110 • Tier 1: the highest priority target groups who serve important societal needs (e.g., 111 health care providers, emergency services personnel, pandemic vaccine and antiviral 112 drug manufacturers) and vulnerable populations,2 such as pregnant women and 113 infants; 114 • Tier 2: groups critical to national security (e.g., National Guard, intelligence 115 services), critical community support personnel (e.g., pharmacists), other critical 116 infrastructure (e.g., just-in-time utility services), high-risk children aged 3–18 years 117 old, and household contacts of infants <6 months old; 118 • Tier 3: other critical infrastructure groups (e.g., those that maintain transportation, 119 financial infrastructure), other health care, critical government personnel, and 120 children aged 3–18 years without a high-risk condition; 121 • Tier 4: adults aged 19–64 years with high-risk conditions and adults aged >65 years; 122 and 123 • Tier 5: healthy adults aged 19–64 years not included in other groups. 124 Vaccination Campaign During Ebola Epidemic in West Africa (2013–2016) 125 WHO developed an operational plan for the allocation and distribution of Ebola vaccines 126 in response to the Ebola epidemic in West Africa (2013–2016) (Costa, n.d.). The goal was to 127 make the best possible use of limited vaccine supplies in accordance with guiding principles of 128 equity and transparency. The vaccine would be deployed using clear, pre-established criteria for 129 allocation based on appropriate scientific and ethical foundations, with information shared 130 equitably and decision making by consensus. The plan proposed that vaccines be deployed first 131 to a qualified subset of health care workers, given that this population comprised the highest 132 number of cases and had the greatest risk of infection; they could also be feasibly vaccinated and 133 would likely be most amenable to data collection efforts (Gostin, 2014). After all health care 134 workers in designated countries were vaccinated, a public vaccination strategy would be 135 implemented in the most affected districts in Sierra Leone, Guinea, and Liberia (Costa, n.d.). 136 Phase 2 and 3 trial results were available to inform the strategy, including data on vaccine 137 efficacy, impacts of vaccination, feasibility of vaccination, and vaccination policies for various 2 These populations also have substantially greater morbidity and mortality associated with influenza than other population groups. DISCUSSION DRAFT FOR PUBLIC COMMENT 9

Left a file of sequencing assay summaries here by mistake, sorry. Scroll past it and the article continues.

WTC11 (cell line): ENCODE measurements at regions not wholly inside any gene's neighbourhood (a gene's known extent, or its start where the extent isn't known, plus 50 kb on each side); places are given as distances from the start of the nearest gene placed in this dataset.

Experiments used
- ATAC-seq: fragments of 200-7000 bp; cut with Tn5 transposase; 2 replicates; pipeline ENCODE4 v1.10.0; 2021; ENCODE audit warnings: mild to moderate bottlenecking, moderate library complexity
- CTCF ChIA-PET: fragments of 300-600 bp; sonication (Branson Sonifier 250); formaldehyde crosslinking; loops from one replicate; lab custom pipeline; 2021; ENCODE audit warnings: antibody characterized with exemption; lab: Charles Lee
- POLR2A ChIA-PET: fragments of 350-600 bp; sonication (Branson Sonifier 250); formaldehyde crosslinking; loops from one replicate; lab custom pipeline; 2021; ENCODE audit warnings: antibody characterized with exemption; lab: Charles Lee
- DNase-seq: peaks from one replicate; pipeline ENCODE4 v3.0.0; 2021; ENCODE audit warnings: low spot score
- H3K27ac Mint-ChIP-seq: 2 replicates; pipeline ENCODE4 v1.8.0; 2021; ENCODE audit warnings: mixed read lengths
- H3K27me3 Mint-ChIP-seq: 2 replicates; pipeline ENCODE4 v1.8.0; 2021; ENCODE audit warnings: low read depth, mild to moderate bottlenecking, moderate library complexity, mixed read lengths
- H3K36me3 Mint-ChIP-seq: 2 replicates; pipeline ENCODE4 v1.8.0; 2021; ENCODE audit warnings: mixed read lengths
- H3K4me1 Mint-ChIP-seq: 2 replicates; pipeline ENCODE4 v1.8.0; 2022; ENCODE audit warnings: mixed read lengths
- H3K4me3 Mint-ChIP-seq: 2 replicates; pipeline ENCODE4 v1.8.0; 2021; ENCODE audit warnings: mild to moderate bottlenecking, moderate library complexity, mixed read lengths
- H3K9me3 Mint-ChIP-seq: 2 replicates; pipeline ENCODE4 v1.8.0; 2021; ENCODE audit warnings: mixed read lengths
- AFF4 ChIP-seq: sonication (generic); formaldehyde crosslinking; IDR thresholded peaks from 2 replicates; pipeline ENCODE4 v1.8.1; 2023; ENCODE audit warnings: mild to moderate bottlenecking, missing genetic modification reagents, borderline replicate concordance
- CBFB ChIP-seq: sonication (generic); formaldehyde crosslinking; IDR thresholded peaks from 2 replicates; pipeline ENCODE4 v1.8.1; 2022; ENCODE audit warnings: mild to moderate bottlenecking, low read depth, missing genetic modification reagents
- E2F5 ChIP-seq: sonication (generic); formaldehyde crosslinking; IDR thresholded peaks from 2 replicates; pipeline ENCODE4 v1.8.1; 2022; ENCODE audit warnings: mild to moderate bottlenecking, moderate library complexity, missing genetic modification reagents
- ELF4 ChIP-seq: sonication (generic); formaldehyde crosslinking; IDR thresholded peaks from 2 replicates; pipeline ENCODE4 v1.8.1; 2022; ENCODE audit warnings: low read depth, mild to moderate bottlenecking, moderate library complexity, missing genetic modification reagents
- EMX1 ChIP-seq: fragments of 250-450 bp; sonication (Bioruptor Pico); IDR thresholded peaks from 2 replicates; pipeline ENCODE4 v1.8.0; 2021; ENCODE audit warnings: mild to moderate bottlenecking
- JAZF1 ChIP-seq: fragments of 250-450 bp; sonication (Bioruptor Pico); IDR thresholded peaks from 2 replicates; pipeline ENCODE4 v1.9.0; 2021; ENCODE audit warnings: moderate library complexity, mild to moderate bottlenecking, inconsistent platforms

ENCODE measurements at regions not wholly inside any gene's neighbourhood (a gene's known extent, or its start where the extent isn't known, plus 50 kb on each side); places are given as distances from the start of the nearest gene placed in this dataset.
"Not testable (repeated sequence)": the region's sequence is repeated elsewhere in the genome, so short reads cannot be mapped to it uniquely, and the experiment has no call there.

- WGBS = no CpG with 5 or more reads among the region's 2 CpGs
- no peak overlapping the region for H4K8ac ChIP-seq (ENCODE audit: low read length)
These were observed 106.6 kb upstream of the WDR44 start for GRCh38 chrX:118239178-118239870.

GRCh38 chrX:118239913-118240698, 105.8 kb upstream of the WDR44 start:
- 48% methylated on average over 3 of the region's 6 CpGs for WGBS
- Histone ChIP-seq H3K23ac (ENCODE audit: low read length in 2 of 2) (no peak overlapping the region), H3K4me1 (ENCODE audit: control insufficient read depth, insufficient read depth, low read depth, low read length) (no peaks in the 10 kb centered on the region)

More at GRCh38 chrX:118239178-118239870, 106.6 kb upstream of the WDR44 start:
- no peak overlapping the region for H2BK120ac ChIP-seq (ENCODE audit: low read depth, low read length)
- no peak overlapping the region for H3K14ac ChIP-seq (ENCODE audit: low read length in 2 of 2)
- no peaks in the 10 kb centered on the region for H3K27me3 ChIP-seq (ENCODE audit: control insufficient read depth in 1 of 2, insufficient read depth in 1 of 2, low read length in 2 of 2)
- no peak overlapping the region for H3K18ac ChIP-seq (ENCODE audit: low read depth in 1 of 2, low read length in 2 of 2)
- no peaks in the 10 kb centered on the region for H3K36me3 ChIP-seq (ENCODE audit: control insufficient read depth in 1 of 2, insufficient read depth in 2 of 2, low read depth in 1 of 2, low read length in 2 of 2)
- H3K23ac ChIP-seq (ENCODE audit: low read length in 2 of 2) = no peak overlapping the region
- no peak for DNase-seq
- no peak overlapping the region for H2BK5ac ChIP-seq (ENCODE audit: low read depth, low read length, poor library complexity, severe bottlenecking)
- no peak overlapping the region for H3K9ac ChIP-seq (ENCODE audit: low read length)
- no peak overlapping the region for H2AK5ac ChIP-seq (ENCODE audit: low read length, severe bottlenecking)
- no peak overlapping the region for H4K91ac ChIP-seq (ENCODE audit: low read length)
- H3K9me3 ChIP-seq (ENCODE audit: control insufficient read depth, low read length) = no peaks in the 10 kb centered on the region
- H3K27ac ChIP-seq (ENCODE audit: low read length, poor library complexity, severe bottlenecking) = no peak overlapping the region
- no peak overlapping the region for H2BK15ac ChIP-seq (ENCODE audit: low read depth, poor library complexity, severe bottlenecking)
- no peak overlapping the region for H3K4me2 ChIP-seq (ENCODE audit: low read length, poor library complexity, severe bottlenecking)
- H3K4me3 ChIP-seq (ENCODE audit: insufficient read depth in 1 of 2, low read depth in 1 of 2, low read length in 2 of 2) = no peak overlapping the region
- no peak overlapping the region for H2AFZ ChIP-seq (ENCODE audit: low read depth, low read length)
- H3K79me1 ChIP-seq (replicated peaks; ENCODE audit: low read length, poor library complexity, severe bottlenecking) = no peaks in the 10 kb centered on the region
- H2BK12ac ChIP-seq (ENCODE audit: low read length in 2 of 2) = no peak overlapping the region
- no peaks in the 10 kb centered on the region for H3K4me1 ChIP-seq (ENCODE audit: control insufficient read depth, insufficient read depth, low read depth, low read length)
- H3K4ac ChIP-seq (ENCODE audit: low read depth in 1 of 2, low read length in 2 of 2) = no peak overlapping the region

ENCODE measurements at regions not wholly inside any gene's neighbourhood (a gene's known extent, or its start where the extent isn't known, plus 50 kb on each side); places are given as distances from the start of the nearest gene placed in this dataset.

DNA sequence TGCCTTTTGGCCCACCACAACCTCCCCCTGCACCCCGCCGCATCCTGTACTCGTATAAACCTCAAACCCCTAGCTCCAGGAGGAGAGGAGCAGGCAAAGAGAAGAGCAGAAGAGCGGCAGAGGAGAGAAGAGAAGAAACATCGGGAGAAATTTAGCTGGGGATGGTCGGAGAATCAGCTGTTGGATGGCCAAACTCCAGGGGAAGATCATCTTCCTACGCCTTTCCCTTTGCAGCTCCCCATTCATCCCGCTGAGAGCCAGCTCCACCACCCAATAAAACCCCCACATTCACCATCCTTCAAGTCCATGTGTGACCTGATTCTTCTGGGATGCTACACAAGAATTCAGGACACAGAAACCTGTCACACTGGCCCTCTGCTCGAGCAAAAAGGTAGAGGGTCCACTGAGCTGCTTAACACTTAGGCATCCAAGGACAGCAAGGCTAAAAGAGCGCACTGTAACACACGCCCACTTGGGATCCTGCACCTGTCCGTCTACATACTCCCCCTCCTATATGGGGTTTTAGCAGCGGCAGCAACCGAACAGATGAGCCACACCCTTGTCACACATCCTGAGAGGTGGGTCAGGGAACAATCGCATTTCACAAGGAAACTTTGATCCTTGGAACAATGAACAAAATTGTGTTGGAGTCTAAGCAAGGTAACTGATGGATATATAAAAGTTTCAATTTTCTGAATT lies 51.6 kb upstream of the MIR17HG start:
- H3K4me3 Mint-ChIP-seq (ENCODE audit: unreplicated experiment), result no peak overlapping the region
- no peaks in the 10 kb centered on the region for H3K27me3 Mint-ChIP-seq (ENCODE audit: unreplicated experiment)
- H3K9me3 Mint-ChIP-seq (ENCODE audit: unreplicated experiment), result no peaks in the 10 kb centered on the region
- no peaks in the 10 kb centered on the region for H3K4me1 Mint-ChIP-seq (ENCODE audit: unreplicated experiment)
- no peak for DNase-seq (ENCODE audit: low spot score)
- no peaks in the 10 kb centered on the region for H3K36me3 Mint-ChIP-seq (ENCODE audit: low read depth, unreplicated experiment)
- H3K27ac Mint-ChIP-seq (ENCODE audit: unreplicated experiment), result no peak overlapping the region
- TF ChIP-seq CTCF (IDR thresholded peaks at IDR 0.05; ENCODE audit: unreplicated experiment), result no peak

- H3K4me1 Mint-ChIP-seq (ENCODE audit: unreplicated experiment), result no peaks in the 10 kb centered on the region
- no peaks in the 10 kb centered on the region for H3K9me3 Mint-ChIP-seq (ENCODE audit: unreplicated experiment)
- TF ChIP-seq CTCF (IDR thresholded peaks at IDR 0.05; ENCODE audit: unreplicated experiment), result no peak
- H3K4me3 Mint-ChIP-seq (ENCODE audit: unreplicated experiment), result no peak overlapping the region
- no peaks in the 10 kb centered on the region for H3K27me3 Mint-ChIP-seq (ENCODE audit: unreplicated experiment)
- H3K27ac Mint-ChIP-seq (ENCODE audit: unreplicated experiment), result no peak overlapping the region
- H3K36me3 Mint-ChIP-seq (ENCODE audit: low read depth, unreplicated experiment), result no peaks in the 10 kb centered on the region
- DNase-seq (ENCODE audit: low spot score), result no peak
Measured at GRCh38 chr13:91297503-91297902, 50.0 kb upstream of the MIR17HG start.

138 age groups, sexes, and pregnant women. Proposed vaccination strategies included both mass 139 vaccination in each affected nation and a ring vaccination approach.3 Important data and legal 140 considerations included ownership, WHO donations, countries’ requests for vaccines, legal 141 liability, informed consent, authorization by national regulatory authorities for vaccine use, and 142 data collection and sharing. 143 In the early months of the Ebola outbreak in West Africa, lack of effective community 144 engagement was among the barriers that delayed a rapid and effective response; it also 145 contributed to fear and stigma around the disease and potential vaccine among community 146 members. The design and delivery of the Ebola vaccine trials in Sierra Leone during and after 147 the outbreak sought to address this through engagement strategies that included local community 148 liaison teams. A qualitative study looked at these strategies for engaging communities and 149 building trust to encourage vaccine trial participation (Dada et al., 2019). The study found that 150 four principles were critical for building trust with community members: (1) ensuring reciprocal 151 communication; (2) communicating using relatable examples; (3) fostering interpersonal 152 relationships; and (4) respecting community members and their culture. 153 The Ebola vaccine campaign also illustrates the stark consequences of allocation 154 decisions to exclude certain groups from potentially life-saving vaccination. Although the 155 proposed criteria for deployment according to vaccine availability considered including pregnant 156 women (Costa, n.d.), WHO ultimately recommended against vaccinating pregnant and 157 breastfeeding women against Ebola, even if they were registered as contacts of known cases 158 (Soucheray, 2019).4 This decision was contentious from both ethical and public health 159 perspectives (Faden et al., 2018). Limited evidence of the safety of the live vaccine in pregnant 160 and lactating women was a rationale, but this group was largely excluded from the clinical trials 161 to establish the vaccine’s safety profile and potential fetal risk (Gomes et al., 2017). Evidence 162 soon emerged that pregnancy is associated with increased risks of infection, high risk of maternal 163 death (>90 percent), and even greater risk of neonatal death related to Ebola virus disease (Bebell 3 A ring vaccination strategy focuses on vaccinating the social networks of people with laboratory-confirmed disease, including household contacts, contacts of contacts (e.g., neighbors, friends, workplace contacts, extended family). A vaccination ring typically includes an average of 150 individuals. Source: https://www.who.int/emergencies/diseases/ebola/frequently-asked-questions/ebola-vaccine (accessed August 24, 2020). 4 Children were also excluded from the vaccination deployment at the early stages, although they were included in the Ebola vaccine trials conducted in East Africa. DISCUSSION DRAFT FOR PUBLIC COMMENT 10